I wish I could think of some other great personifications of Death, but I think you’ve got every one I know covered—love Dead Like Me, and Lee Pace’s face…I mean, Pushing Daisies.

    • Heidi says:

      I read the series up until it got to Good and Evil, and that’s when I fell off. My other favorite besides On A Pale Horse was With a Tangled Skein, but as I said, they’re all very formulaic and have pretty much the same plot. I think I liked Fate so much because there were the three aspects of fate, and so she has a slightly different path than the other aspects seem to. I’d say that one’s worth reading!

  6. It’s blowing my mind that you haven’t read The Book Thief. That’s the first thing that came to my mind when I read what this post was about. I also loved Death’s little cameo in The Girl Who Circumnavigated Fairyland in a Ship of Her Own Making – remember that? I guess Deathless is more about the god of life, but I think it still counts. Such an interesting post, Heidi! I’ve never thought about “death as a narrator” as a category.

    • Heidi says:

      I know, I know, it’s terrible. The Book Thief is one of those that I know I’ll love, but for some reason I never pick it up. Oh, you’re right! I’d forgotten about Death in Fairyland honestly–silly since I just read the second. I also really want to read Deathless as well.

  7. WHOA. This is an awesome post. Especially when you shouted out Death from Supernatural. Was he not the BEST character?! I got a little nerd-giddy when I saw that you mentioned him because he was the perfect creepy, superior, quietly menacing embodiment of Death.
    And I’ve always wanted to read Sandman and The Book Thief. I can’t believe I haven’t read either of these yet. I NEED to read them.

    • Heidi says:

      Thanks, Amy! You really should read Sandman and The Book Thief, but as I haven’t read the later either I can’t really nag. I love the Death from Supernatural though! He’s PERFECT. I love that he’s kind of an entity of his own, and doesn’t have to answer to the struggles between Heaven and Hell–he’s got his own business to take care of.

  8. Sandra says:

    Oh you really do need to continue to venture into discworld. It’s one of those series that is actually best read out of order in my opinion. Pratchett strengthens as a writer as he moves on, and I’m not sure I would have gotten as hooked had I started at the beginning as a normal person would 😉

    That said, since it’s the season and you’re a Death fan, check out Hogfather. Again there’s a Santa Clause touch-something has happened to the Discworld version of Santa and Death takes his place. It’s snarky, endearing and brilliant.

    (Have you done Good Omens yet, seeing as you mention both Pratchett and Gaiman here?)

    • Heidi says:

      Yes! Good Omens would be ranked in my Top 5 favorite books of all time. I actually just got another new copy of it this year–it’s one of those I keep pushing on people, but they all seem to love it too much to ever return my book. 😛

      Also, yes! I’m totally going to put Hogfather on my December TBR. You’re the second person to mention it to me, and it sounds like just the type of book I’d love to read.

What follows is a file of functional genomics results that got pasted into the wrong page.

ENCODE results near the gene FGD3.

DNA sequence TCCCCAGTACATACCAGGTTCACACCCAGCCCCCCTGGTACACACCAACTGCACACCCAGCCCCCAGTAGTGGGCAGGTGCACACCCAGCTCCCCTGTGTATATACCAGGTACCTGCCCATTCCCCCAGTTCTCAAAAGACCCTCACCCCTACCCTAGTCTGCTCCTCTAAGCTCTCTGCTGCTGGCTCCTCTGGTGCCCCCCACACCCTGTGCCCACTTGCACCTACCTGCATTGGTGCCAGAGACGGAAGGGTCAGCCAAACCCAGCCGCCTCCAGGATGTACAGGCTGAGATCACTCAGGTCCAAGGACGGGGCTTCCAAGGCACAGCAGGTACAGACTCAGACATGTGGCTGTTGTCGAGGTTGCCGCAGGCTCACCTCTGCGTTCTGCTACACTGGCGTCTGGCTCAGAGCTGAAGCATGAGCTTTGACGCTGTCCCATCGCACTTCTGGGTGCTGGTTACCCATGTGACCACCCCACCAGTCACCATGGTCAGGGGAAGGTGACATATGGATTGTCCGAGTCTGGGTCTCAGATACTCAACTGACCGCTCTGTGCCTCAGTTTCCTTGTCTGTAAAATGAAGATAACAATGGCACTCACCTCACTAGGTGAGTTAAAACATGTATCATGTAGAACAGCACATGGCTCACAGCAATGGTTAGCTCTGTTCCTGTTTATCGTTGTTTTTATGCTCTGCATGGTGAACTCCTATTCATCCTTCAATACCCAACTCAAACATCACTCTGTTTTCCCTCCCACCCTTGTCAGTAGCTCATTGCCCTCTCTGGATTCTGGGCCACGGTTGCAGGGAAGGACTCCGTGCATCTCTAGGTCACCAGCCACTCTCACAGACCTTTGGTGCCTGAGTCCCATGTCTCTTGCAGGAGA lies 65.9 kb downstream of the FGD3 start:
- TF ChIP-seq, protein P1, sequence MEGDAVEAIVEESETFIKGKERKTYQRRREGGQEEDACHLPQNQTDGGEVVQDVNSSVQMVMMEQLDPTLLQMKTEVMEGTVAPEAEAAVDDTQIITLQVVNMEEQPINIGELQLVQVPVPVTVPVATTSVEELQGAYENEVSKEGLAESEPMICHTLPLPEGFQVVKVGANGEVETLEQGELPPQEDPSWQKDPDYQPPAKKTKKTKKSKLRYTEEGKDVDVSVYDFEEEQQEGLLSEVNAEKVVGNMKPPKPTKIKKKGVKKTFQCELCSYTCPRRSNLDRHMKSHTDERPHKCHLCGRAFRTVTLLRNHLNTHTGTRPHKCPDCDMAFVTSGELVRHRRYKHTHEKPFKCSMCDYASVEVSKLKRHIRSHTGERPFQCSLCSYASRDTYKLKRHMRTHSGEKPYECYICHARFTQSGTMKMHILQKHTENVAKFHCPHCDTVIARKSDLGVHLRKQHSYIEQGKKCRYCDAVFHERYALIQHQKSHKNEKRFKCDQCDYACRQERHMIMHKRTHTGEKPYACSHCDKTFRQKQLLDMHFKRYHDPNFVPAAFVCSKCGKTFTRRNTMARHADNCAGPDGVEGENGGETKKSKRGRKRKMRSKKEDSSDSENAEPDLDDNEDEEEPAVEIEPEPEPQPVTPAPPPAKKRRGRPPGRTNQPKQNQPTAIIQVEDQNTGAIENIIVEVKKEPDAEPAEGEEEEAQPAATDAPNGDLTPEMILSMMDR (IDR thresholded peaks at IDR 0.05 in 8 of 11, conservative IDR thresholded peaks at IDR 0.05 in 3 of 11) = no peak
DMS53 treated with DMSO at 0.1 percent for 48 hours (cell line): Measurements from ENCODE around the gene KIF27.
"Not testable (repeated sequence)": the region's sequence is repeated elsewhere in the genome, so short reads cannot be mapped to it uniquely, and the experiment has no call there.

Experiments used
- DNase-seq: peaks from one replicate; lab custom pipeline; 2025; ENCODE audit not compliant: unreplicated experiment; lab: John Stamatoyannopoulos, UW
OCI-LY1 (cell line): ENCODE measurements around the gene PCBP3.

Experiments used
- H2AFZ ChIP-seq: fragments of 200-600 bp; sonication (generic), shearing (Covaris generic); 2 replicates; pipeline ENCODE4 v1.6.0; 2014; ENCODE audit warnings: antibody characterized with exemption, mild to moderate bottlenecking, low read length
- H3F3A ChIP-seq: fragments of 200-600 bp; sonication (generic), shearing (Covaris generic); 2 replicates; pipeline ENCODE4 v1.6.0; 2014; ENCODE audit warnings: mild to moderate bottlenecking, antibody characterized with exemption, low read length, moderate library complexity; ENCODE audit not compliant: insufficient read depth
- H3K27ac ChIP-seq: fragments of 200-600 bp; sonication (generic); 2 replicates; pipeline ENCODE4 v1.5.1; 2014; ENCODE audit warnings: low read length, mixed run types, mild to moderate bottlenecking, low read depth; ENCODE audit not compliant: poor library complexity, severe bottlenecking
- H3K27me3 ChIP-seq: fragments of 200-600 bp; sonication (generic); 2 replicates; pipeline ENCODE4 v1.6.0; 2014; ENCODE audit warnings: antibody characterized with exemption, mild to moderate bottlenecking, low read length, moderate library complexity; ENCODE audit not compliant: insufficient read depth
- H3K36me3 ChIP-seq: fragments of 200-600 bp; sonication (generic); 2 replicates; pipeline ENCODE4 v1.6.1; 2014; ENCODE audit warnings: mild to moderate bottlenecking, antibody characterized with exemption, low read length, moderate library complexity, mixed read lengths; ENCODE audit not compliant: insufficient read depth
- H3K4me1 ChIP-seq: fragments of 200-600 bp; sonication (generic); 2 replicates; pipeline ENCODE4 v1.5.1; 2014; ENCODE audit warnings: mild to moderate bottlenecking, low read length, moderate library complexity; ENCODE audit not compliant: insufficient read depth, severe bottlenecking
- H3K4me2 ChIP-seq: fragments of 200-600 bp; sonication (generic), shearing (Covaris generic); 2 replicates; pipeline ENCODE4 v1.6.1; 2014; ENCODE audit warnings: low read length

9. I am not glaring, but giving you a total judgmental look over not having read The Book Thief, legit it is a Heidi book. It is beautifully written, moving and emotional.

    On the other hand, I have not read any of the books mentioned in detail or seen any of the shows, so I suppose you can give me a judgement look in return hahahaha.

    • Heidi says:

      Lol, you’re right, I DESERVE the judgmental book, I know it’s a total Heidi book. I think I keep eyeing the audio constantly on Overdrive, but never checking it out because it’s just so dang long. Goal for 2013: read The Book Thief!

  10. Jasmine Rose says:

    I love Pushing Daisies! I wish there was more of it :[
    I tried watching Dead Like Me, but I just couldn’t get into it. I really wanted to like it, but I didn’t want to force it either.

    • Heidi says:

      Yeah, that’s fair. Dead Like Me isn’t as good of a show, and a lot of people just don’t get into it–so don’t feel bad about that one! Word on wanting more Pushing Daisies though.

  11. […] that I’ll be back for more: Wtf people?  I just put up this post about how I love books with Death as a character, and all of you failed to point me toward Leavitt’s Keturah and Lord Death. […]

  12. I will forgive you for mentioning The Santa Clause and Tim Allen because you talked about Dead Like Me, which is one of my favorite shows of all time. I watch my DVDs all the time, to this day:) You’re right that the movie is total crap.

    I also liked the Death episode of Family Guy when Norm McDonald (Macdonald?) as Death breaks his ankle and Peter takes his job for a bit. (and gets tasked to kill the cast of Dawson’s Creek:))

    • Heidi says:

      Bwahaha, I apologize for The Santa Clause reference. It’s unfortunately pretty universal though. I love you for loving Dead Like Me!! I love it so much, have you watched Pushing Daisies/Wonderfalls? I wish that his shows would make it more than a season or two on their own and he didn’t go off to write on more stable/successful/less quirky things.

      I love that episode of Family Guy!! I’d totally forgotten about it, thanks for the reminder. Hehe, that and the Deep South episode are probably my favorites.